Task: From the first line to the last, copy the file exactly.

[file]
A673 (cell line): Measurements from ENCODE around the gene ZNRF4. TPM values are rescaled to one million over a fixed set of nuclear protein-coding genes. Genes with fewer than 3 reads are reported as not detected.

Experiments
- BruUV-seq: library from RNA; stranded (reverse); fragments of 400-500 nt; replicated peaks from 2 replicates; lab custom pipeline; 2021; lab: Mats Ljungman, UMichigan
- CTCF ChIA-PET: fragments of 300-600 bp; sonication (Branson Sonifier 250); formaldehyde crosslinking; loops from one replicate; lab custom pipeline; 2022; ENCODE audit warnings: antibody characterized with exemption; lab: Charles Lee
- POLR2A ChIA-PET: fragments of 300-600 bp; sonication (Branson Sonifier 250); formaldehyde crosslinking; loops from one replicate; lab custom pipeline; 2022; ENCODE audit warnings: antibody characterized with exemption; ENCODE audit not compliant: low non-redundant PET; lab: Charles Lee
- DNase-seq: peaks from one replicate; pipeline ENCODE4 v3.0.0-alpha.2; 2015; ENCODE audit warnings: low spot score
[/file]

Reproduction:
A673 (cell line): Measurements from ENCODE around the gene ZNRF4. TPM values are rescaled to one million over a fixed set of nuclear protein-coding genes. Genes with fewer than 3 reads are reported as not detected.

Experiments
- BruUV-seq: library from RNA; stranded (reverse); fragments of 400-500 nt; replicated peaks from 2 replicates; lab custom pipeline; 2021; lab: Mats Ljungman, UMichigan
- CTCF ChIA-PET: fragments of 300-600 bp; sonication (Branson Sonifier 250); formaldehyde crosslinking; loops from one replicate; lab custom pipeline; 2022; ENCODE audit warnings: antibody characterized with exemption; lab: Charles Lee
- POLR2A ChIA-PET: fragments of 300-600 bp; sonication (Branson Sonifier 250); formaldehyde crosslinking; loops from one replicate; lab custom pipeline; 2022; ENCODE audit warnings: antibody characterized with exemption; ENCODE audit not compliant: low non-redundant PET; lab: Charles Lee
- DNase-seq: peaks from one replicate; pipeline ENCODE4 v3.0.0-alpha.2; 2015; ENCODE audit warnings: low spot score